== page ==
Like this comment
Posted by Karen
a resident of Vintage Hills
on Apr 5, 2010 at 11:46 am

[Post removed for being commercial in nature]

Like this comment
Posted by Lori J. Rice
a resident of Ruby Hill
on Apr 5, 2010 at 1:26 pm

For years I have wondered why the city does not move it's office buildings to another part of town. The current location is right downtown taking up prime real estate. That land could be sold (for a good profit) to a developer who could put in a movie theater or some other big "draw" to downtown. That in turn would bring more people to downtown which would then make downtown more desirable to new and interesting restaurants and stores. With so much office space available throughout Pleasanton it would be not be difficult for the city to find a new home. It might even make sense for the city to relocate the library instead of going through a remodel.

I hope that Pam, the PDA and EMC Creative will look at this as a viable option in their long-range planning for the City of Pleasanton.

Like this comment
Posted by Karen
a resident of Vintage Hills
on Apr 5, 2010 at 2:39 pm


I completely agree. The office buildings could be located on the new Bernal property along with a civic center and free up the valuable downtown property to sell and balance the budget for years to come.

Like this comment
Posted by MainStreetDiva
a resident of Vintage Hills Elementary School
on Apr 5, 2010 at 6:10 pm

MainStreetDiva is a registered user.

Pleasanton should look into whatever Livermore has done to expand its downtown area. Over the past 10 years, Livermore has turned their downtown into a wonderful shopping & dining mecca. I'm sure their City Planners would be willing to share how they attracted so many retail shops - was it financial incentives? Marketing assistance? Tax breaks? Lease rebates?

If you haven't been over there lately, check it out. It's amazing the job they've done revitalizing that area, unlike our downtown, with its empty storefronts and plethora of banks.

Like this comment
Posted by Kathleen Ruegsegger
a resident of Vintage Hills
on Apr 6, 2010 at 8:20 am

They could also take a look at other communities, Burlingame is another good example. They have big chain retailers in small spaces that draw people. Frankly, with only restaurants, I'm on Main St. if I'm having a meal with friends or family. Otherwise I go elsewhere. And if I go elsewhere, I often find nice restaurants where I already happen to be.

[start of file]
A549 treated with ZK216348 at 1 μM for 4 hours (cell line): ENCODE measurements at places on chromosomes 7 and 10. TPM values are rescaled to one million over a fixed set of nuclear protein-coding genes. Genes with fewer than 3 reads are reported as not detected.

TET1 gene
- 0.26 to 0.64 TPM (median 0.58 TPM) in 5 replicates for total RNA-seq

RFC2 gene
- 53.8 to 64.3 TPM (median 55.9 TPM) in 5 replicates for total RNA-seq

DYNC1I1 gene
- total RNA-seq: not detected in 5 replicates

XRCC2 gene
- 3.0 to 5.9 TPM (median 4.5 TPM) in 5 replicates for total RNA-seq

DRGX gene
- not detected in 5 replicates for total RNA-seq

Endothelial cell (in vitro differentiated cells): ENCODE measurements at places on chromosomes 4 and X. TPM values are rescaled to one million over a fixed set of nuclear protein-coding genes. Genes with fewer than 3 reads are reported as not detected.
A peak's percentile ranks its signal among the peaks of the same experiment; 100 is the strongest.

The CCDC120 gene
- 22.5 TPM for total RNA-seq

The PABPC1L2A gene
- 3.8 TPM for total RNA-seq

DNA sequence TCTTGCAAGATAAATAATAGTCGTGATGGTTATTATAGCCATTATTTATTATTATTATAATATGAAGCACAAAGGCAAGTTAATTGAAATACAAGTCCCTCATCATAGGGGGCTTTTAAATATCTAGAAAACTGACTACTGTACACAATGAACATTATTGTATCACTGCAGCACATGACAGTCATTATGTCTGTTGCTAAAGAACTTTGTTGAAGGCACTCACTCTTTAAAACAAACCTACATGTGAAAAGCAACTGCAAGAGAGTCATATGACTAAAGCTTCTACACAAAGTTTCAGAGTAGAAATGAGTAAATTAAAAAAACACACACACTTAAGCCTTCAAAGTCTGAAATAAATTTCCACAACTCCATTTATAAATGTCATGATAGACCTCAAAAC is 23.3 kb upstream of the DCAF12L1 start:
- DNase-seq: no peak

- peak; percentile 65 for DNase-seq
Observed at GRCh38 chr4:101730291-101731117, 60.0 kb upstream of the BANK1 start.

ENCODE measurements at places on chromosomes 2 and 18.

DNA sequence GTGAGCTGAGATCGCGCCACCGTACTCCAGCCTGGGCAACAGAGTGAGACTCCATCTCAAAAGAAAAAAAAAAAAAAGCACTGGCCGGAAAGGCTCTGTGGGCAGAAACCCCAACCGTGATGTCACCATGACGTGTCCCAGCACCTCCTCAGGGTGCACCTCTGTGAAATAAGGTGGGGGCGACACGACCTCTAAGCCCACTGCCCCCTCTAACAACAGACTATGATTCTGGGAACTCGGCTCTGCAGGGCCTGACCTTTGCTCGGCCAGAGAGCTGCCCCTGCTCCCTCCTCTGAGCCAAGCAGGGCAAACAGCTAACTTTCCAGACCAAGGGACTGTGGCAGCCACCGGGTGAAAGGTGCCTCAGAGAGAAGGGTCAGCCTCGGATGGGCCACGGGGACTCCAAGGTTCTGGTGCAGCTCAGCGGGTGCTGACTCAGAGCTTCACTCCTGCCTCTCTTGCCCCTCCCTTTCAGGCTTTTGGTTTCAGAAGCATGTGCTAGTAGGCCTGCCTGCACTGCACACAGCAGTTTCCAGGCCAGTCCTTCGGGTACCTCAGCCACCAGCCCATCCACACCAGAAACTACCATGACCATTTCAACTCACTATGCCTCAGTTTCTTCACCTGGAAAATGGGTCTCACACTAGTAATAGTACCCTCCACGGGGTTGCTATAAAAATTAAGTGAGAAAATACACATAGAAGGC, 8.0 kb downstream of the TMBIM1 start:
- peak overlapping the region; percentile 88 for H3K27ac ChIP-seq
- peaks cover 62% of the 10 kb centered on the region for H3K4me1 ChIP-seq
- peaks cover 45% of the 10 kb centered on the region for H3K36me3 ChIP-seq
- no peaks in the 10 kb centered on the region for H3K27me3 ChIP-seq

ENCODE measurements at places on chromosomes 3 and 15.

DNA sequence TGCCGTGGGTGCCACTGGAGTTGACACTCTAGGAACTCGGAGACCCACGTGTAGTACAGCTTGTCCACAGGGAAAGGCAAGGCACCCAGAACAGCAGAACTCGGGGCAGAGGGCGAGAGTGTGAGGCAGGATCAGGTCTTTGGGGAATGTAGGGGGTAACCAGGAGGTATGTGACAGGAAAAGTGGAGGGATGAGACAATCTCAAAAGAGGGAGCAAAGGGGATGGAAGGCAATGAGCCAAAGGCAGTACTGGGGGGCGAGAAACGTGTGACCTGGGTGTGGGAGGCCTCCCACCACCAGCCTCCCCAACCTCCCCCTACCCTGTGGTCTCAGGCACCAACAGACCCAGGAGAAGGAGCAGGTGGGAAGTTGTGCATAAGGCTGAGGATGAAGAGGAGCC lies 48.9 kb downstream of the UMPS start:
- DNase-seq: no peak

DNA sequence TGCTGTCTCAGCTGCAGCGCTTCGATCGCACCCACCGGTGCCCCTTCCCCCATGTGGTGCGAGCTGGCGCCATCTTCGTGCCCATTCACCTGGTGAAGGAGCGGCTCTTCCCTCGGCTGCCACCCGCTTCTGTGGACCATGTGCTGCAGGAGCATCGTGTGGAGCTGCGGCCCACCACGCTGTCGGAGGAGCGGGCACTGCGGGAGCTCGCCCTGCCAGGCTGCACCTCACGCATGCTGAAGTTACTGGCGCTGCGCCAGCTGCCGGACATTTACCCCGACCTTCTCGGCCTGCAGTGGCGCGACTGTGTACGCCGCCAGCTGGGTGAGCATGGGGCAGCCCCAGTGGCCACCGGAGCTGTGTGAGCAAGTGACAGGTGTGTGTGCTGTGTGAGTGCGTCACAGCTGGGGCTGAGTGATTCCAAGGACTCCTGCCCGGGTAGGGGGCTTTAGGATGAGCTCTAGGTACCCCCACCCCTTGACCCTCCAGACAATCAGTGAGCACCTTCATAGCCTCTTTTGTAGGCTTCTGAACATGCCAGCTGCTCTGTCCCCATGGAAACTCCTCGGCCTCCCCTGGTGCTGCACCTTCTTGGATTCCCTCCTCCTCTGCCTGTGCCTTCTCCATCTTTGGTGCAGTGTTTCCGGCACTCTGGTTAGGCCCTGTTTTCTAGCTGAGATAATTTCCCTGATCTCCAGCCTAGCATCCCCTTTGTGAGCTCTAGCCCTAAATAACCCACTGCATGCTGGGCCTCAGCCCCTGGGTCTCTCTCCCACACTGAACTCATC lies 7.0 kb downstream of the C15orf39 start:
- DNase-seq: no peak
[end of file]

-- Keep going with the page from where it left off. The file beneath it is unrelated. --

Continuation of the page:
Like this comment
Posted by Qwerty
a resident of Another Pleasanton neighborhood
on Apr 6, 2010 at 9:15 am

I agree with the comments about Livermore's downtown. They have done a great job revitalizing the area.

It would be interesting to compare the average rent for a retail space in the two towns. I imagine that most of the shops people would like to see in Pleasanton would have a tough time affording the rent. In Livermore's downtown area there are a lot of fun restaurants that are reasonably priced. Compare that to Pleasanton and you find a lot of places that are overpriced for what you get. I generally go elsewhere when I want to eat out, except on those occasions when I can justify the calories in the yummy pizza at Gay 90's.

Like this comment
Posted by Local
a resident of Pleasanton Valley
on Apr 6, 2010 at 1:19 pm

The situation in Pleasanton is not unique. In fact retail sales are down throughout the state. People will eat locally, but taxable items now either fall into the cute/cheap/impulse purchase category, or they are most often purchased from an out of state (and in some cases out of country) on-line retailer to avoid the 9.75% sales tax. This provides instant access to thousands of sources so you can pick the lowest price. Many offer free shipping and hassle free returns. And even if the shipping is not free, it is usually far less than the ridiculous assessment in place within the County and State. California is basically out of business until the local tax penalty dilemma is resolved.

Sorry, but further commenting on this topic has been closed.